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Sharon Crushes Netanyahu

Israeli prime minister retains leadership of the Likud Party with about 60% of the vote. The celebrations are muted amid terrorist attacks.

November 29, 2002|Laura King | Times Staff Writer

TEL AVIV — Prime Minister Ariel Sharon crushed rival Benjamin Netanyahu in a contest Thursday for the leadership of their rightist Likud Party, setting the Israeli leader on the path to probable victory in January's general elections.

The lopsided primary vote -- with about 60% backing for Sharon -- came on a day shadowed by terror attacks against Israelis at home and overseas, including a shooting at a Likud polling place in the northern Israeli town of Beit Shean that left six Israelis dead and dozens wounded. The two Palestinian gunmen were also killed.

"What happened today ... was part of an effort by terrorists to affect the democratic system in Israel," a weary-looking, hoarse Sharon told supporters at a muted victory celebration at party headquarters in Tel Aviv early today. "We won't surrender to terror, and we will win."

Against a backdrop of relentless violence that has dragged on for 26 months, Likud voters appeared to embrace the prime minister's brand of tough on-the-ground military measures against the Palestinians, tempered by a stated openness toward a negotiated solution that could lead to Palestinian statehood.

During the brief primary campaign, Netanyahu tried to outflank Sharon on the right, advocating measures such as the expulsion of Palestinian Authority President Yasser Arafat and repeatedly declaring his opposition to Palestinian statehood.

But by a 3-2 ratio, the voters backed the more moderate policy crafted by Sharon during his 21 months in office. About 305,000 registered Likud members were eligible to cast ballots.

In recent months, the prime minister has bowed, for the most part, to the wish of the Bush administration to avoid any major escalation in the conflict with the Palestinians during the run-up to potential war in Iraq.

Heading into the Jan. 28 general elections, Likud holds a commanding lead in the polls over the left-leaning Labor Party, led since last week by Amram Mitzna, the dovish mayor of Haifa.

Mitzna, like so many Israeli politicians a former army general, has said he would restart peace talks with the Palestinians without preconditions and move to pull Israeli troops and settlers out of the Gaza Strip.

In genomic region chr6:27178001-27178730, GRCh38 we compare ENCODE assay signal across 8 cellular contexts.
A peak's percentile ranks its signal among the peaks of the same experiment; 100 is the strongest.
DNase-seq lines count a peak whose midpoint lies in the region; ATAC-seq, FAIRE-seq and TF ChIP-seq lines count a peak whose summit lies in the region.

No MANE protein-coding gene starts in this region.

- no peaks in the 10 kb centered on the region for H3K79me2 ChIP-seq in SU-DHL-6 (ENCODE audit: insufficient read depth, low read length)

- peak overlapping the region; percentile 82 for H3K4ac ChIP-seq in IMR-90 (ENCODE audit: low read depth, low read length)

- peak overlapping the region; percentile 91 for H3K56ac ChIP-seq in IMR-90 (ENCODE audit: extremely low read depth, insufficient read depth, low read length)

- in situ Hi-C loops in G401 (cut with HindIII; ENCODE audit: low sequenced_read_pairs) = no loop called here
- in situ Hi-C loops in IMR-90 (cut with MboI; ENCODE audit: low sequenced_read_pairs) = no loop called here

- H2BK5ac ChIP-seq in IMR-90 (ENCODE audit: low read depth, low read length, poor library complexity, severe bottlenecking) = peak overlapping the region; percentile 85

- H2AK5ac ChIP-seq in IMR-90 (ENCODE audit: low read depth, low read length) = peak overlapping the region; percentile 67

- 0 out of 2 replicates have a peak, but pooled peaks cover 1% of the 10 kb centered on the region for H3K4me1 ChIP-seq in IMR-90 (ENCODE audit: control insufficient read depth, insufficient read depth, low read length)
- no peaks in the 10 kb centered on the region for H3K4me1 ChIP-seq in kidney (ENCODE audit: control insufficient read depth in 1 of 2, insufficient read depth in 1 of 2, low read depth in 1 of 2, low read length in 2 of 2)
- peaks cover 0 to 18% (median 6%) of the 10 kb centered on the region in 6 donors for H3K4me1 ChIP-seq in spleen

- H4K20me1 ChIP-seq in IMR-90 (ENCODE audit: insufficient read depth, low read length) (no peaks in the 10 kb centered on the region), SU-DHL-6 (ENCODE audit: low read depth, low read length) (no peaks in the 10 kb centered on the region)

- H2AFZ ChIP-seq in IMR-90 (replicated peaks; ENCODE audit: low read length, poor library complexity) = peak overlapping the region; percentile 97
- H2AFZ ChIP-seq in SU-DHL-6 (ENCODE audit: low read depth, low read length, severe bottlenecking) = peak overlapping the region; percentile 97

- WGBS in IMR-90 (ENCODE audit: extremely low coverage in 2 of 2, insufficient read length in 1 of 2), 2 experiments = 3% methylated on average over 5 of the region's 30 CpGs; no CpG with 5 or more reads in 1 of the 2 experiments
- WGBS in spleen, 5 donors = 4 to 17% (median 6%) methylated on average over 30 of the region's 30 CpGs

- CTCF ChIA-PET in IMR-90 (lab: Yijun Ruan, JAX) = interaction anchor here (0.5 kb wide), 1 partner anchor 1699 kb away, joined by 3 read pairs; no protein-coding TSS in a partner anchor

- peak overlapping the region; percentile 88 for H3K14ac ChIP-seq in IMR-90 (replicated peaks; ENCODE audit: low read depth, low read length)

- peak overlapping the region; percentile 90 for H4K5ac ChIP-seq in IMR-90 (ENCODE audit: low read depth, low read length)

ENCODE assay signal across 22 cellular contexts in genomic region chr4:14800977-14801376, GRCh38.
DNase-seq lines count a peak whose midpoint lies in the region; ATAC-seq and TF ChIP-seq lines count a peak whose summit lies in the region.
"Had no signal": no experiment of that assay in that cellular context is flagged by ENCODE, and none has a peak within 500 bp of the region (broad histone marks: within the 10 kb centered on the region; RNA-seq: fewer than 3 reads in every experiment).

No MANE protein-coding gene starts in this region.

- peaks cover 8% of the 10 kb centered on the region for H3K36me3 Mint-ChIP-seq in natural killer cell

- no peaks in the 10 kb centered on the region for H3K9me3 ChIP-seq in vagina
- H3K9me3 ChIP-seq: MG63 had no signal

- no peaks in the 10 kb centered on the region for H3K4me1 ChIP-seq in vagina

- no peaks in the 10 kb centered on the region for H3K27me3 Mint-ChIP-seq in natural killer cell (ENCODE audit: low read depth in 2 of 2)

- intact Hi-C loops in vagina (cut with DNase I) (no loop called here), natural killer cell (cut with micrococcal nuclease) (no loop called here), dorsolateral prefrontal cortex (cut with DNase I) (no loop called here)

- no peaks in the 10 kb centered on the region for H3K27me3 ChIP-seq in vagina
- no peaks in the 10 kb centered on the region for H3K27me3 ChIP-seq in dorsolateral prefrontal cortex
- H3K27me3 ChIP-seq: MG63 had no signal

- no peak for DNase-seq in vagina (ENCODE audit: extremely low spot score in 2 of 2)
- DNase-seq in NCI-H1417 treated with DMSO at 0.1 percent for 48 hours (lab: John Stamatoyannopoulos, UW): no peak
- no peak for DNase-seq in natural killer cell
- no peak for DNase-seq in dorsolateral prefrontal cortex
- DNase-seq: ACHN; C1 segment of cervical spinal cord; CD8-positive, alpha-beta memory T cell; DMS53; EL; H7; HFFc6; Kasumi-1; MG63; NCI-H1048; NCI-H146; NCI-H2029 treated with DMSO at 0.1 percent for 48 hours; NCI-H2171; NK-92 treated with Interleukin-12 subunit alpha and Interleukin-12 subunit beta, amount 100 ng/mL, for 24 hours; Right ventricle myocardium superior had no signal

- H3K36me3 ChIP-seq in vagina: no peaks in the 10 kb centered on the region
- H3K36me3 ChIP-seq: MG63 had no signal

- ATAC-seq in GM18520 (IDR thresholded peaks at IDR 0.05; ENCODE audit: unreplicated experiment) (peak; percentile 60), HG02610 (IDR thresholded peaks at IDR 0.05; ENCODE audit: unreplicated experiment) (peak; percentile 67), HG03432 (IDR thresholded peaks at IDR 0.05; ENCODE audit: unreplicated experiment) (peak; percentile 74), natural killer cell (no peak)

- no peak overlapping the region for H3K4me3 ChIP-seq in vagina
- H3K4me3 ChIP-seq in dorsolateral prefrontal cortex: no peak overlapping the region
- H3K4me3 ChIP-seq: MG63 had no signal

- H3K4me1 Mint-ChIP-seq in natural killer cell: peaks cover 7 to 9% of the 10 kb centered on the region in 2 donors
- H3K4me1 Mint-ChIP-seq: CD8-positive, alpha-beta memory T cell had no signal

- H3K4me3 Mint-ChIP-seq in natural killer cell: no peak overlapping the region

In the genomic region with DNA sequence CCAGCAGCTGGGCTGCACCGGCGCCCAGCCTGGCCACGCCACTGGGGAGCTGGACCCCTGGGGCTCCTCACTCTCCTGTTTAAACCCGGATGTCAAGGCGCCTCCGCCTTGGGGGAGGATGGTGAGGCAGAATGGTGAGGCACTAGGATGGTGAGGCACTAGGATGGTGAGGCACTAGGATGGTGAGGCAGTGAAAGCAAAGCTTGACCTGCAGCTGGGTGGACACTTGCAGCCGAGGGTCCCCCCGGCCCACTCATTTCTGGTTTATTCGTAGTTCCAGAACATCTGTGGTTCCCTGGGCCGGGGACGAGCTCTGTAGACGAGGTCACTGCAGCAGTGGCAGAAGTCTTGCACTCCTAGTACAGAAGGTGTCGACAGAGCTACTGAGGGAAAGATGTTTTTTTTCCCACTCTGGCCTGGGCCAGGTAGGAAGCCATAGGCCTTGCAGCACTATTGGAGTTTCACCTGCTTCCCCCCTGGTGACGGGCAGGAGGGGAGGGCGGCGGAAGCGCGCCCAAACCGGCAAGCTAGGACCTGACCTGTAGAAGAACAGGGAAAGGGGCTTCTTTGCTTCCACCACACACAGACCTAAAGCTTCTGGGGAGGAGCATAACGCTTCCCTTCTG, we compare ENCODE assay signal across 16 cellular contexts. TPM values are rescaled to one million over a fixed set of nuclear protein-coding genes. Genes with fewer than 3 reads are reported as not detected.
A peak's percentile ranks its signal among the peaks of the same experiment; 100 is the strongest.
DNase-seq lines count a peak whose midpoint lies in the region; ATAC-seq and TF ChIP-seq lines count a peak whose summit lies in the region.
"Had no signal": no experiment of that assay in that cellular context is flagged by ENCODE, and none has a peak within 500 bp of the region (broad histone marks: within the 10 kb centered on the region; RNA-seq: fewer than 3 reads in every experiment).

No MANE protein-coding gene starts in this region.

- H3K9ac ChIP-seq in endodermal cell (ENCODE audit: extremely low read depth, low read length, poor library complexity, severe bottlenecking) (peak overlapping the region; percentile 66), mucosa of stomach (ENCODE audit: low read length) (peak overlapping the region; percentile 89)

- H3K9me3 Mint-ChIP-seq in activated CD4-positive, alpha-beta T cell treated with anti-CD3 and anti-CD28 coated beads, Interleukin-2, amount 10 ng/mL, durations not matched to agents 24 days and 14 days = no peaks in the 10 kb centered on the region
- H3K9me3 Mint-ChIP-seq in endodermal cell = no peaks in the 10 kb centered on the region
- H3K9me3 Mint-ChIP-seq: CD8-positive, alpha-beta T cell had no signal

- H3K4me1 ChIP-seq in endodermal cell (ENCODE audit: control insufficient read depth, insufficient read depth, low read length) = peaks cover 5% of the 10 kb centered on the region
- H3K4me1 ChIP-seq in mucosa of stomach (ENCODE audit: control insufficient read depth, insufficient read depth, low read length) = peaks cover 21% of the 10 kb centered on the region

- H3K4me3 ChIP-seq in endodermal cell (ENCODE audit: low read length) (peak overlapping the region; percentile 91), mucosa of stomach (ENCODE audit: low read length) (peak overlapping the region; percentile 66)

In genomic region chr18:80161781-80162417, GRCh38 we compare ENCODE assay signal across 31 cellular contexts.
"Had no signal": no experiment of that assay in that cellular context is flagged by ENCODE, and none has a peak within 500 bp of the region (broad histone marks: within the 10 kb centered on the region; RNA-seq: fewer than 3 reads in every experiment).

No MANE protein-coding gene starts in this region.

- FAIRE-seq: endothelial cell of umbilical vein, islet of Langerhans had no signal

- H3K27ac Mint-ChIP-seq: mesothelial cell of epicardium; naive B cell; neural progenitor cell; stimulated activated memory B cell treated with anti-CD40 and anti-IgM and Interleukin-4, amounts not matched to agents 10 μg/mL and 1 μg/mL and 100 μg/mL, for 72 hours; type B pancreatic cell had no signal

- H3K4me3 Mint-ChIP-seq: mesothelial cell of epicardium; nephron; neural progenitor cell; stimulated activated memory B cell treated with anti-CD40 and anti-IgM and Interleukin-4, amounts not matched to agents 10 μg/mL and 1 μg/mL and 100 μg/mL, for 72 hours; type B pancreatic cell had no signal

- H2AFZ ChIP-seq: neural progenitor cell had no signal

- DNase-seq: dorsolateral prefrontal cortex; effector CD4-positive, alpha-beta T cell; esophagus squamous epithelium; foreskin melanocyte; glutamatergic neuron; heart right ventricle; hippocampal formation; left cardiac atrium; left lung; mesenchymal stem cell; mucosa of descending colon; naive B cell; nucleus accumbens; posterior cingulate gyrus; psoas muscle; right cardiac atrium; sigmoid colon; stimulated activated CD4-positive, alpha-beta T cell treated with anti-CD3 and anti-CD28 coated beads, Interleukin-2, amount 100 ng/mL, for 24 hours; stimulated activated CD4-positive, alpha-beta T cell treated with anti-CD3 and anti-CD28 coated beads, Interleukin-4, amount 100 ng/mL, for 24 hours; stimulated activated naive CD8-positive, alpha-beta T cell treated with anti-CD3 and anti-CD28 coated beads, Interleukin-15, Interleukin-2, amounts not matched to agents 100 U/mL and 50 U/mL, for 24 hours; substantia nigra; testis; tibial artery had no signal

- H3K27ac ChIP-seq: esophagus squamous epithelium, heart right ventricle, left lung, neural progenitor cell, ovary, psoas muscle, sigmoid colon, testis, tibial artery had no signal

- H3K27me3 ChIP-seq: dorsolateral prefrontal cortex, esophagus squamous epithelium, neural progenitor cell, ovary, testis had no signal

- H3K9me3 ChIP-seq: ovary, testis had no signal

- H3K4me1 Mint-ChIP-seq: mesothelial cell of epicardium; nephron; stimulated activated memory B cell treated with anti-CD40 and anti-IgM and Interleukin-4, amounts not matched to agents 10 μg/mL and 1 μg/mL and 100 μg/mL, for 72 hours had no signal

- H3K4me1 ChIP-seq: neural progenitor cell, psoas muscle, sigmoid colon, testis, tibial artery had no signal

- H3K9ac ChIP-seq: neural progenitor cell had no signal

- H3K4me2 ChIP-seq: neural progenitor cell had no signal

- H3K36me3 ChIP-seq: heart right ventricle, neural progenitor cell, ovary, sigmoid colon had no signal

For Sharon, the overwhelming endorsement by his own party -- and the likelihood of victory in January -- caps what has been a remarkable political rehabilitation. Once considered the hardest of hard-line hawks, he spent years on the margins of government after being indirectly blamed, during his tenure as defense minister in the 1980s, for the massacre of Palestinian refugees in Lebanon by Christian militiamen.

However, since his election in February 2001, the 74-year-old Sharon has successfully cultivated a statesmanlike, grandfatherly image, repairing tattered relations with leading figures on Israel's political left. He has said he hopes to once again build a "national unity" government encompassing those who were once his bitterest political foes.

Paradoxically, analysts say, Sharon has managed to gain the confidence of voters as the man who may be able to lead the country out of grinding warfare with the Palestinians -- even as the two sides endure the region's worst violence in a generation. Israel has been hit by an unprecedented wave of Palestinian suicide attacks, and Palestinians suffer daily privations and frequent civilian casualties amid an Israeli military clampdown in many towns and cities of the West Bank.

"In the broadest sense, it's all about security," said political analyst Mark Heller. "I think the impulse by Israeli voters is to seek a steady hand at the helm, a wish to avoid adventurism, and a knowledge that there's no silver bullet."

Netanyahu, who has served as Sharon's foreign minister for the past 3 1/2 weeks, conceded the race without waiting for official results, soon after exit polls showed him losing by a decisive margin. Faced with projected results of 61% of the vote going to Sharon and 37% to him, Netanyahu called Sharon to congratulate him.

"Now we must work for a united Likud," he told supporters at a Tel Aviv hotel.

The 53-year-old former prime minister's reputation for political agility -- derided by many as slickness -- did not hold up well during this campaign outing. Netanyahu stumbled from the outset, his policy criticisms of Sharon going largely unanswered by the prime minister, except in the form of deft, indirect rebukes.

Even in a political culture in which heavy-handedness is not perceived as a liability, Netanyahu offended many Israelis with an ad campaign touting the fact that there were only four suicide bombings during his 1996-99 term as prime minister -- well before the current outbreak of violence began. With Israeli nerves rubbed raw by constant attacks, the intended jab at Sharon was widely viewed as disrespectful toward the victims.

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